i just got the chance to read this. Earlier in the day, i flipped through it before work and saw the Batman double page spread and was like, “Well yeah, that was bound to happen.” and didn’t give it a second thought. Then I read it, and I literally said “Holy Carp!” as well when I got to the end.

    I am just utterly delighted at how well this story is working, because when you tell a person not inundated with Lantern Lore about it, they laugh it off or make a Skittles reference. Despite that it’s not only good, it’s VERY good.

    I completed my set of rings today as well, and while my favorite GL ring was the one they distributed with GL: Mosaic back in the 90’s these new ones are exceptionally great, too. I was wondering if we’d get a White Lantern ring with the final issue, but considering the fact that the story may not be as predictable as we first thought, who knows at this point?

  2. November 26, 2009 at 12:56 am — Reply

    I agree that the reversible death thing is a bit of a dissappointment, but one thing to point out is that those characters didn’t have their hearts ripped out. Nekron just commanded them to die. So, possibly the people (heroes, mostly) that had their hearts ripped out will remain dead, and the heroes that were merely commanded to die can reverse back to life.

    I’m glad Animal Man got featured in this issue.

    Your rings aren’t following the spectrum…
    Red and Pink are on opposite sides.
    Black exists outside of the spectrum… so, I just put it on my thumb or pinky.

    • November 26, 2009 at 11:07 pm — Reply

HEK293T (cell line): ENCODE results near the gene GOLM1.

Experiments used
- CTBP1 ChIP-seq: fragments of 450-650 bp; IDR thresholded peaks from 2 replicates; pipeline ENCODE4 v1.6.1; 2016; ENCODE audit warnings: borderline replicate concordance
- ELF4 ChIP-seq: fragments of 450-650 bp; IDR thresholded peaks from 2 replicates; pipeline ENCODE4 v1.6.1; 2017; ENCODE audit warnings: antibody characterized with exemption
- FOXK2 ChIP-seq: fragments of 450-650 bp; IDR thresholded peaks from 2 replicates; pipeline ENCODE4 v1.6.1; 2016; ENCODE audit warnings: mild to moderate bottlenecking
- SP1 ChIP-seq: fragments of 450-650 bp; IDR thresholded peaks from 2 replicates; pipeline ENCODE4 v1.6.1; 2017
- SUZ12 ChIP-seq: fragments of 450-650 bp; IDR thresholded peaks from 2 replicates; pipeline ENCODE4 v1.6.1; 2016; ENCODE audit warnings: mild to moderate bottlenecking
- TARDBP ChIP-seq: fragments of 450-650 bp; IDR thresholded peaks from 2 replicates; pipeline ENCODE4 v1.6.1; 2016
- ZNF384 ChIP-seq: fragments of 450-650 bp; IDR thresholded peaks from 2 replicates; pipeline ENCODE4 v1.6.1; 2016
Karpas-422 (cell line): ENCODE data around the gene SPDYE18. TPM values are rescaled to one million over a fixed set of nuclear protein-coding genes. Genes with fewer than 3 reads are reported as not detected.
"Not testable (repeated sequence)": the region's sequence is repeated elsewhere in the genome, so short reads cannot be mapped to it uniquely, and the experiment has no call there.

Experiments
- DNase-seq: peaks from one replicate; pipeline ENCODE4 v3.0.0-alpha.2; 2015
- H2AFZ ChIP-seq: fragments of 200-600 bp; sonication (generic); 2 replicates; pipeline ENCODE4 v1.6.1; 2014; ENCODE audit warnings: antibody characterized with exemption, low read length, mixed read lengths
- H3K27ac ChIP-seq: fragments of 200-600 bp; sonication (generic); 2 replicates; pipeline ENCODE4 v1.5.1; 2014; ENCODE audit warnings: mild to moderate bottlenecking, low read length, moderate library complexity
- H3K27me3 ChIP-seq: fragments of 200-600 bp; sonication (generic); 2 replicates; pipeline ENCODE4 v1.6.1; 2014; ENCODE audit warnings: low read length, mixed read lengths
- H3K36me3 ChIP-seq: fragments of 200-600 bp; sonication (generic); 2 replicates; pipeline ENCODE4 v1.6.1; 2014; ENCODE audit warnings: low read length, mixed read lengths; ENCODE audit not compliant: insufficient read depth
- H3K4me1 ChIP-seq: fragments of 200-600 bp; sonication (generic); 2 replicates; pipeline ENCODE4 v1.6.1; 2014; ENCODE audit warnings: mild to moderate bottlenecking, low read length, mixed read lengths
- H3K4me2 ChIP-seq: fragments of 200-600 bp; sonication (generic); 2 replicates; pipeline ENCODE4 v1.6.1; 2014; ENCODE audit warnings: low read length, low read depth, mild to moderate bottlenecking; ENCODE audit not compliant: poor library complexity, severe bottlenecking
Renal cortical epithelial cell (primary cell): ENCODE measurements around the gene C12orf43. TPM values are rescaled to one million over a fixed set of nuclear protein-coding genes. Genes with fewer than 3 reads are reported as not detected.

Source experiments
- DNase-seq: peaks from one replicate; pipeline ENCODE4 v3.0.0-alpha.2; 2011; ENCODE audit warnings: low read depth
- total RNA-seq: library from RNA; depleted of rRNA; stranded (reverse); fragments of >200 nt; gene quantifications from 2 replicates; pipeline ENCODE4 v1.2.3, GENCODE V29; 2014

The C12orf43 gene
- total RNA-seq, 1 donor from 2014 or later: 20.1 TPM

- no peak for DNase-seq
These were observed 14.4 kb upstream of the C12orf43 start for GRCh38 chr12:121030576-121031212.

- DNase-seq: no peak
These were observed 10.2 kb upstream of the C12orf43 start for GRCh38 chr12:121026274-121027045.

Hmm… You’re right. For some reason, I was thinking blue-violet-indigo.

  3. James
    November 26, 2009 at 8:52 am — Reply

    Just a odd thought… If Batman is the only one of the trinity that Nekron did not bring back, will he somehow factor in on how the storyline wraps up?

  4. November 26, 2009 at 9:00 am — Reply

    Did the combining of the of the lantern powers look anything like this?


    • Katzedecimal
      November 26, 2009 at 11:49 am — Reply

      They even had the courtesy to make a meta-crack about “I think I saw this in a cartoon once.” Now that’s class.

  5. Katzedecimal
    November 26, 2009 at 12:08 pm — Reply

    I’ve said it before and I’ll say it again, Blackest Night is doing what Final Crisis only dreamed of: It’s working. #5 sold out at my LCS, much to the disappointment of a fella who’d just discovered that it existed as its own title. Quite a contrast to FC, where our LCS had people cancelling the title (one even asked for a refund, that was funny.)

    This issue’s was definitely a worthy climax. We knew ol’ Brucie’d be involved at some point and it’s fitting that he be the vessel of the Big Bad, considering that, despite what they like to tell us about Superman being the inspiration, it’s more like Batman’s characterisation that’s been driving the tone of the DCU and the behaviour of its heroes, over the last twenty-five years. (the Schadenfreude part of me wishes that Timmy had been there to see it…. :3 ) Sudden ‘All your heroes are belong to us’ switcheroo is sudden and nobody in my circles predicted that one, so speculation around the LCS is making for some animated discussions.

    • ~wyntermute~
      December 5, 2009 at 8:22 pm — Reply

      “Blackest Night is doing what Final Crisis only dreamed of: It’s working.”

      Quoted for _absolute_ (imho) truth. This series got kinda zombie-heavy for a month or two so it’s not perfect either, but at this point I care WAY more about what happens than I did by the same time in FC.

  6. Ricco
    November 26, 2009 at 1:46 pm — Reply

    I keep thinking I should have seen it coming, how can the multicolored Lanterns destroy the BL baterry with emotions, when it has been slowly powered by those same emotions since the begining of Blackest Night! It’s so obvious it was going to fail now that I think about it…